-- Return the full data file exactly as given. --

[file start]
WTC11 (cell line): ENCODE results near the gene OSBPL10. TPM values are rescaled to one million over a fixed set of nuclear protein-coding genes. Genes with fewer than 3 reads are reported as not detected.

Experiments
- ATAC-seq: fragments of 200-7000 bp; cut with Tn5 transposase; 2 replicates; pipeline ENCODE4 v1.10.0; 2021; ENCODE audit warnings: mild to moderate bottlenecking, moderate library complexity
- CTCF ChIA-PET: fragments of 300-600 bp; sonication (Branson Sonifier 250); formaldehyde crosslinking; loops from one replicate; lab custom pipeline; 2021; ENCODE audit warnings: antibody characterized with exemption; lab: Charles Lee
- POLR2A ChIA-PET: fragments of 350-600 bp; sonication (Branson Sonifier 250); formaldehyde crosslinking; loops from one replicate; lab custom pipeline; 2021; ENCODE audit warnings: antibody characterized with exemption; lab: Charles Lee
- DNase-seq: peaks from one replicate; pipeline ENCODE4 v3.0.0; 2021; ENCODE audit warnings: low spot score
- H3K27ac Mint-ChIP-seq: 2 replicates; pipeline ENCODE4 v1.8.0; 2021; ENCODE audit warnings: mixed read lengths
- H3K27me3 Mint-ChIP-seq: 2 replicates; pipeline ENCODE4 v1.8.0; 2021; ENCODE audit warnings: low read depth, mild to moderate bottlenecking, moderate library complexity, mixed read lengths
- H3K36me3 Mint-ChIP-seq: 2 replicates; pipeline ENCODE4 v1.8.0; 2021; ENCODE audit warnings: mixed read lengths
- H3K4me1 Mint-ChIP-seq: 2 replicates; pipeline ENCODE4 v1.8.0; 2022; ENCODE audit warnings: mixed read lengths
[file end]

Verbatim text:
WTC11 (cell line): ENCODE results near the gene OSBPL10. TPM values are rescaled to one million over a fixed set of nuclear protein-coding genes. Genes with fewer than 3 reads are reported as not detected.

Experiments
- ATAC-seq: fragments of 200-7000 bp; cut with Tn5 transposase; 2 replicates; pipeline ENCODE4 v1.10.0; 2021; ENCODE audit warnings: mild to moderate bottlenecking, moderate library complexity
- CTCF ChIA-PET: fragments of 300-600 bp; sonication (Branson Sonifier 250); formaldehyde crosslinking; loops from one replicate; lab custom pipeline; 2021; ENCODE audit warnings: antibody characterized with exemption; lab: Charles Lee
- POLR2A ChIA-PET: fragments of 350-600 bp; sonication (Branson Sonifier 250); formaldehyde crosslinking; loops from one replicate; lab custom pipeline; 2021; ENCODE audit warnings: antibody characterized with exemption; lab: Charles Lee
- DNase-seq: peaks from one replicate; pipeline ENCODE4 v3.0.0; 2021; ENCODE audit warnings: low spot score
- H3K27ac Mint-ChIP-seq: 2 replicates; pipeline ENCODE4 v1.8.0; 2021; ENCODE audit warnings: mixed read lengths
- H3K27me3 Mint-ChIP-seq: 2 replicates; pipeline ENCODE4 v1.8.0; 2021; ENCODE audit warnings: low read depth, mild to moderate bottlenecking, moderate library complexity, mixed read lengths
- H3K36me3 Mint-ChIP-seq: 2 replicates; pipeline ENCODE4 v1.8.0; 2021; ENCODE audit warnings: mixed read lengths
- H3K4me1 Mint-ChIP-seq: 2 replicates; pipeline ENCODE4 v1.8.0; 2022; ENCODE audit warnings: mixed read lengths